In Elrod, the Supreme Court addressed a claim that patronage dismissals of non-civil-service employees of the Cook County, Illinois, Sheriff's Office, were violative of the First Amendment freedoms of political belief and association. Justice Brennan, in a plurality opinion joined by Justices White and Marshall, concluded that any contribution which political patronage might make to the democratic process was not sufficient to override its encroachment on First Amendment freedoms. As support for this view of patronage, the plurality quoted from CSC v. Letter Carriers, 413 U.S. 548, 93 S.Ct. 2880, 37 L.Ed.2d 796 (1973): "(T)he judgment of Congress, the Executive, and the country appears to have been that partisan political activities by federal employees must be limited if the Government is to operate effectively and fairly, elections are to play their proper part in representative government, and employees themselves are to be sufficiently free from improper influences." 427 U.S. at 354, 96 S.Ct. at 2680, quoting Letter Carriers, supra, 413 U.S. at 564, 93 S.Ct. 2880. This statement, however, was used by the Letter Carriers Court for a far different reason to support the constitutionality of the Hatch Act's prohibition against federal employees' taking an active part in political management or political campaigns. It is well to note a passage from Letter Carriers which appears shortly after the plurality's truncated quotation: "Although Congress is free to strike a different balance than it has, if it so chooses, we think the balance it has so far struck is sustainable by the obviously important interests sought to be served by the limitations on partisan political activities now contained in the Hatch Act." 413 U.S. at 564, 93 S.Ct. at 2890. In effect, then, the Elrod plurality attempted to extend by case law the application and scope of a statute, the Hatch Act, regulating certain federal employees, to state or county employees not covered by the federal statute. Thus, the ratio decidendi of the Elrod plurality is somewhat tenuous.


Fortunately, five Supreme Court justices (Justices Stewart and Blackmun, concurring; Chief Justice Burger, and Justices Powell and Rehnquist, dissenting) could not ascribe to the Elrod plurality's broad renunciation of the patronage system, in Justice Stewart's formulation, a "wide-ranging opinion." 427 U.S. at 374, 96 S.Ct. 2673. Thus, in concurrence, Justice Stewart articulated the rule of the case: "(A) nonpolicymaking, nonconfidential government employee (cannot) be discharged or threatened with discharge from a job that he is satisfactorily performing upon the sole ground of his political beliefs." 427 U.S. at 375, 96 S.Ct. at 2690 (emphasis added).2B.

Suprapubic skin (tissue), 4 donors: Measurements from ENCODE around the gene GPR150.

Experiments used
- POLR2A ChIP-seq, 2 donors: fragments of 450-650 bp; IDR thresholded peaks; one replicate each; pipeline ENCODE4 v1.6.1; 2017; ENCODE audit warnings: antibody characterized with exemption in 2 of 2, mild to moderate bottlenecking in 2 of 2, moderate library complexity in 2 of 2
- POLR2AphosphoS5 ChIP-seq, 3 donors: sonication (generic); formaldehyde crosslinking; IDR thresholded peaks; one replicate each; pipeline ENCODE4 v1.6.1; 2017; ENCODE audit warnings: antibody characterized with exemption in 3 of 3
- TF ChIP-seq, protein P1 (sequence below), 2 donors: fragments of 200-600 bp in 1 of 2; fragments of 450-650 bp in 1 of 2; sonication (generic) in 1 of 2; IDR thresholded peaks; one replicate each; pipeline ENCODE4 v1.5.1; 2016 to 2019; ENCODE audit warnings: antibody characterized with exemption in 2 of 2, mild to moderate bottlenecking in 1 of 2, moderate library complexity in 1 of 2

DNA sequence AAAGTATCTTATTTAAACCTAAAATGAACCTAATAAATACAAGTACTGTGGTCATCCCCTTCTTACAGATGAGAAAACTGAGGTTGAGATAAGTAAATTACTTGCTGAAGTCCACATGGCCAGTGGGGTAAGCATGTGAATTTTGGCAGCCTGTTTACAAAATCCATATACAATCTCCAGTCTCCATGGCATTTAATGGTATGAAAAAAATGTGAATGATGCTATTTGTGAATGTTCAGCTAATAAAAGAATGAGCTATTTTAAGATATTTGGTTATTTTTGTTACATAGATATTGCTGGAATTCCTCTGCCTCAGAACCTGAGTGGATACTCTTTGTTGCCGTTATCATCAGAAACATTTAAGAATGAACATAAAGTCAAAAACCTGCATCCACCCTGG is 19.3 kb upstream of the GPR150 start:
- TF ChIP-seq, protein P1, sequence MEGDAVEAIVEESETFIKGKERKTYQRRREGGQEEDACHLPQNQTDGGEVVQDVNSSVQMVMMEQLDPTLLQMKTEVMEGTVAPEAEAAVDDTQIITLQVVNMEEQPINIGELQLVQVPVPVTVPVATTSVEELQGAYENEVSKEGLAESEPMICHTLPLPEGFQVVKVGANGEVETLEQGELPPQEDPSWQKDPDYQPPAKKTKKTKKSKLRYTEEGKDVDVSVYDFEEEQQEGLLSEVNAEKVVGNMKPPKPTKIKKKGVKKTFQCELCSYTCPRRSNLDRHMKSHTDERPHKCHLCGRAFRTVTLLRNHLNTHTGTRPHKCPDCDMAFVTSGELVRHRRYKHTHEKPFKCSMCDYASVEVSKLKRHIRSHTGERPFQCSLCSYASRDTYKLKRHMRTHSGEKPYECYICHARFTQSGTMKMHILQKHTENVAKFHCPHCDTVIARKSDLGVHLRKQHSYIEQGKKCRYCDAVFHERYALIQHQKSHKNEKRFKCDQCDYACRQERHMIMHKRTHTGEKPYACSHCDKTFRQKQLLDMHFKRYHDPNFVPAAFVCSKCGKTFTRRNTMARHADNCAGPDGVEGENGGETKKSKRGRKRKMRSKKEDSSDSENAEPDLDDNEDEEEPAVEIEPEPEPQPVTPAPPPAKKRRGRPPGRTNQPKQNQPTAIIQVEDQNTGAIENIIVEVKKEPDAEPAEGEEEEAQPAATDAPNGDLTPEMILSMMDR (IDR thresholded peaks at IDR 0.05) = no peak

Harold Rosenthal was, at the very least, a "confidential" employee. He was hired by his step-sister because she had to find someone whom she "could trust implicitly." Appendix at 51a. His mission was to investigate a certain department and report directly back to Abraham on its activities. Once Abraham left the Authority, her successor understandably determined that he could not utilize appellant in the same manner.


The majority attempts to limit the thrust of the confidential employee exception by suggesting, in footnote 5, that a confidential employee would not be one "who has covert activities as part of his duties, but instead one who is privy to the discussions and information involved in the policymaking process." Yet the majority admits that the purpose of the Elrod exception is to insure that our system of government "not be undercut by tactics obstructing the implementation of policies of the new administration". Majority Opinion at 2, quoting Elrod, supra, 427 U.S. at 367, 96 S.Ct. at 2687. Rosenthal was not an integral part of the Commercial and Industrial Relocation Department; rather, he was a personal extension into that department of its administrator, Lynn Abraham. As such, he was privy to the "discussions and information involved in the policy-making process." When Abraham left the Authority, Rosenthal no longer had a role to play. His original, confidential function now defunct, he could not implement the policies of the new administration. His presence could only obstruct new policy implementation, the very danger sought to be avoided by the Elrod exception.


Accordingly, there being no role to be played by a factfinder in these proceedings, the basic facts not being disputed, it remained for the court to draw a legal conclusion from those facts. The district court did just that. It faced up to an obligation to decide a question of law. And I would affirm what it did.


We express no opinion as to Rosenthal's pendent state claims, since the district court apparently felt it unnecessary to pass upon them after the grant of summary judgment as to all federal claims